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AERO 2355 Systems Engineering

AERO 2355 Systems Engineering

Learning Outcomes

Understand the principles of Design for Manufacturability Understand the concepts of Design For Assembly Basic ability to predict manufacturing learn-out process Familiarity with FMECA (Failure Mode, Effects, and Criticality Analysis) How design choices affecting manufacturing process affects cost

Manufacturing Learn Out

The aircraft industry was the first to quantify that it took less time to manufacture the 2nd aircraft, and even less time to

manufacture the 3 rd , and less for

  • 4 th

, …

First Noticed by Wright Patterson Air Force Base in the 1920’s

T.P. Wright, Factors Affecting the Cost

of Airplanes, 1936.

A typical rate is a 20% reduction in cost every time the quantity produced doubles

This “Learn Out” of the manufacturing process applies to most complex systems and results in a net decrease in the direct labour costs to manufacture the product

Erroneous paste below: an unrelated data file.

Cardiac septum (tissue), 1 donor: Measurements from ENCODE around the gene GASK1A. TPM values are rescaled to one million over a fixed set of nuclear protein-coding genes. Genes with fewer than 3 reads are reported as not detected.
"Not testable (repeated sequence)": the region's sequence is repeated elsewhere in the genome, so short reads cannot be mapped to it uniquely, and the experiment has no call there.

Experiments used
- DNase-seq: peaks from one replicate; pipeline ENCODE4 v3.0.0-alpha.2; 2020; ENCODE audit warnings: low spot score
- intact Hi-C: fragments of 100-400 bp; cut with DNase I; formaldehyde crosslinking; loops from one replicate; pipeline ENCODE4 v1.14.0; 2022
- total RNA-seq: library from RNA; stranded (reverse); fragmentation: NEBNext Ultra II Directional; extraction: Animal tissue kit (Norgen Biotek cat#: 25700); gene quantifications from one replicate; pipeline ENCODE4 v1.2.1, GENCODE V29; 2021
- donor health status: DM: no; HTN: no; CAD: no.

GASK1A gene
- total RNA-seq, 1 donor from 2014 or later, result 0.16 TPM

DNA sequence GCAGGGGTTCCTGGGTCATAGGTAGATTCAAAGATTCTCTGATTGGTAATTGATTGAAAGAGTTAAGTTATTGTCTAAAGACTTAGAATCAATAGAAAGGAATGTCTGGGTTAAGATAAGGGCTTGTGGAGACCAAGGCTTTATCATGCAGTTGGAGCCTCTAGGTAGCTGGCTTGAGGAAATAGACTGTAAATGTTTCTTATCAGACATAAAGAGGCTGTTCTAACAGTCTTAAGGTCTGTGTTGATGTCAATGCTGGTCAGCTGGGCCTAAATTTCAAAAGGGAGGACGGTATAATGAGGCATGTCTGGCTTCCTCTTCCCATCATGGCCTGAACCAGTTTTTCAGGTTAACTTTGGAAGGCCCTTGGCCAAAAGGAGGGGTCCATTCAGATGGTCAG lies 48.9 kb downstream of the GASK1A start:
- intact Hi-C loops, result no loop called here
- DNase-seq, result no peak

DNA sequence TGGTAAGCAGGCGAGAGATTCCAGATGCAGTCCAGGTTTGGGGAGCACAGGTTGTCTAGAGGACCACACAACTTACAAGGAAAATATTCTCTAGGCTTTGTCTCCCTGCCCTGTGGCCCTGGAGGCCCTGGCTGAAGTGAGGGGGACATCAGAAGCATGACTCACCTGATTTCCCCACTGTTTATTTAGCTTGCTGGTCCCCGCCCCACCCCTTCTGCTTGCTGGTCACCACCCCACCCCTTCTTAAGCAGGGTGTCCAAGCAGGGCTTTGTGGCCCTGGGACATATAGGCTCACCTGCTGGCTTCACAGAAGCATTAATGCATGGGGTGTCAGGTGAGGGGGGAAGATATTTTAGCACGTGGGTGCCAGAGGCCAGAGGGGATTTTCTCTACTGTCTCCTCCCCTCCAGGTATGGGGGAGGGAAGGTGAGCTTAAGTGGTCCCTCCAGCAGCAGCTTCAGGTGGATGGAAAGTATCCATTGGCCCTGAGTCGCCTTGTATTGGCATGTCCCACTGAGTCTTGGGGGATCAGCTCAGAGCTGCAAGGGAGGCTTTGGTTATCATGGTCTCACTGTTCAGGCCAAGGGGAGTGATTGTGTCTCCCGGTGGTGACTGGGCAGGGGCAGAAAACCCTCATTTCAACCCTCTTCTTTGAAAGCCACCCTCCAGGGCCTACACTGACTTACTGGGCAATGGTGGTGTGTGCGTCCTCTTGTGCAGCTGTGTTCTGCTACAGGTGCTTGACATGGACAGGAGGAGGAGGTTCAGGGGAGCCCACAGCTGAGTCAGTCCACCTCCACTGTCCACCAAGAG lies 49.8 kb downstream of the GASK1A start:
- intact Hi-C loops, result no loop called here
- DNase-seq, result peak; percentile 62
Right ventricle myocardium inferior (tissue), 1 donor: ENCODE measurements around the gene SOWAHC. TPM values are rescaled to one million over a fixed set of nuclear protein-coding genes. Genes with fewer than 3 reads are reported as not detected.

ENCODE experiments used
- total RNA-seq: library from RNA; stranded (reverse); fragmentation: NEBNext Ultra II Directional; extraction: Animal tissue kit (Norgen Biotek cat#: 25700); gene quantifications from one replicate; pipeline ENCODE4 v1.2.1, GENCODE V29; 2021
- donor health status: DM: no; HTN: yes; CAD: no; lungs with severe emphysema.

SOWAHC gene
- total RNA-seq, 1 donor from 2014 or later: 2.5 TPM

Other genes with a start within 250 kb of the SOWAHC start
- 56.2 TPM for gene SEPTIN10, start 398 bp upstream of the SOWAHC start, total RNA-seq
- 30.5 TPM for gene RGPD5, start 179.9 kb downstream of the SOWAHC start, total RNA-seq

Unit Number

Unit Labor

Cumulative

Cumulative Average

Hours

Labor Hours

Labor Hours

  • 1 100

100

100

  • 2 80

180

90

  • 4 64

314.21

75.55

8

51.2

534.6

66.82

16

40.96

892

55.75

  • 32 32.77

1468

45.87

  • 64 26.21

2392

37.38

3

Manufacturing Learn Out

This has cost and planning implication when bidding for a program or managing a program

The 50 th F-22 should cost considerably less than the first (make more profit)

Can also make them faster (increased production rate)

There are also training and staffing implications

You can use the same process to estimate how fast a trainee should come up to speed on a process

Alternatively, can use this process to determine future staffing needs

If you are not ramping up production, you will need fewer staff as the process becomes more efficient

A380 List Price

Manufacturing Learn Out  This has cost and planning implication when bidding for a program or

4

Manufacturing Learn Out Equation

The Learn Out Equation can be used to estimate the hours for units later in the production stream